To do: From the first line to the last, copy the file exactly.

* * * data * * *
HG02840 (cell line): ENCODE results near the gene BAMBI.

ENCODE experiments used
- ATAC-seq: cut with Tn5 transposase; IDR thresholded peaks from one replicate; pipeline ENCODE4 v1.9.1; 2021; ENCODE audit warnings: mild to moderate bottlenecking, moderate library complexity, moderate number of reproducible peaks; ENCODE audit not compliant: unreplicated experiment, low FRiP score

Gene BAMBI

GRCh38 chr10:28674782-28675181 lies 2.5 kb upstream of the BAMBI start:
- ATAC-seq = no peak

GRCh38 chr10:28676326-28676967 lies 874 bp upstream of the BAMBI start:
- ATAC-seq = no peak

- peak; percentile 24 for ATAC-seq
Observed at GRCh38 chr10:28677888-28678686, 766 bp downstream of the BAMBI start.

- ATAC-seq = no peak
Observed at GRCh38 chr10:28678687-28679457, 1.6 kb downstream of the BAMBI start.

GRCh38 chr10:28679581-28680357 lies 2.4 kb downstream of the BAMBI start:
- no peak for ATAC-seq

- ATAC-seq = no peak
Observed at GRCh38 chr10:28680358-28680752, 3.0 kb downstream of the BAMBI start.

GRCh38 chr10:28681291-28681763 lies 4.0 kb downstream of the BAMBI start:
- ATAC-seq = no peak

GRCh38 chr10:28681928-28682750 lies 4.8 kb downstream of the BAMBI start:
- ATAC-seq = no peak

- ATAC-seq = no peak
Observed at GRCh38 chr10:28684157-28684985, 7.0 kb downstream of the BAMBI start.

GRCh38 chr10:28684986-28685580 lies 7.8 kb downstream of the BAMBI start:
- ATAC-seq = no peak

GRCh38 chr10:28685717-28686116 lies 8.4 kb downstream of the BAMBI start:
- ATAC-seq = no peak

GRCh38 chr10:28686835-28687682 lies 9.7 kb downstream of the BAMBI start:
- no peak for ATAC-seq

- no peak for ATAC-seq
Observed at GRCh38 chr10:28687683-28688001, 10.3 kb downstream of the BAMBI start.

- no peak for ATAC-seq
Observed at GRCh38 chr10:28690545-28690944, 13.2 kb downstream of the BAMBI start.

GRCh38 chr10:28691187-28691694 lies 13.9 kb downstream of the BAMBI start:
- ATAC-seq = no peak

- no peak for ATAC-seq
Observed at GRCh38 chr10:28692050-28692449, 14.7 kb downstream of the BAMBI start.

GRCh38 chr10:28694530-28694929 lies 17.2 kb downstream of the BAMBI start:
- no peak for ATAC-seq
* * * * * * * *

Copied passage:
HG02840 (cell line): ENCODE results near the gene BAMBI.

ENCODE experiments used
- ATAC-seq: cut with Tn5 transposase; IDR thresholded peaks from one replicate; pipeline ENCODE4 v1.9.1; 2021; ENCODE audit warnings: mild to moderate bottlenecking, moderate library complexity, moderate number of reproducible peaks; ENCODE audit not compliant: unreplicated experiment, low FRiP score

Gene BAMBI

GRCh38 chr10:28674782-28675181 lies 2.5 kb upstream of the BAMBI start:
- ATAC-seq = no peak

GRCh38 chr10:28676326-28676967 lies 874 bp upstream of the BAMBI start:
- ATAC-seq = no peak

- peak; percentile 24 for ATAC-seq
Observed at GRCh38 chr10:28677888-28678686, 766 bp downstream of the BAMBI start.

- ATAC-seq = no peak
Observed at GRCh38 chr10:28678687-28679457, 1.6 kb downstream of the BAMBI start.

GRCh38 chr10:28679581-28680357 lies 2.4 kb downstream of the BAMBI start:
- no peak for ATAC-seq

- ATAC-seq = no peak
Observed at GRCh38 chr10:28680358-28680752, 3.0 kb downstream of the BAMBI start.

GRCh38 chr10:28681291-28681763 lies 4.0 kb downstream of the BAMBI start:
- ATAC-seq = no peak

GRCh38 chr10:28681928-28682750 lies 4.8 kb downstream of the BAMBI start:
- ATAC-seq = no peak

- ATAC-seq = no peak
Observed at GRCh38 chr10:28684157-28684985, 7.0 kb downstream of the BAMBI start.

GRCh38 chr10:28684986-28685580 lies 7.8 kb downstream of the BAMBI start:
- ATAC-seq = no peak

GRCh38 chr10:28685717-28686116 lies 8.4 kb downstream of the BAMBI start:
- ATAC-seq = no peak

GRCh38 chr10:28686835-28687682 lies 9.7 kb downstream of the BAMBI start:
- no peak for ATAC-seq

- no peak for ATAC-seq
Observed at GRCh38 chr10:28687683-28688001, 10.3 kb downstream of the BAMBI start.

- no peak for ATAC-seq
Observed at GRCh38 chr10:28690545-28690944, 13.2 kb downstream of the BAMBI start.

GRCh38 chr10:28691187-28691694 lies 13.9 kb downstream of the BAMBI start:
- ATAC-seq = no peak

- no peak for ATAC-seq
Observed at GRCh38 chr10:28692050-28692449, 14.7 kb downstream of the BAMBI start.

GRCh38 chr10:28694530-28694929 lies 17.2 kb downstream of the BAMBI start:
- no peak for ATAC-seq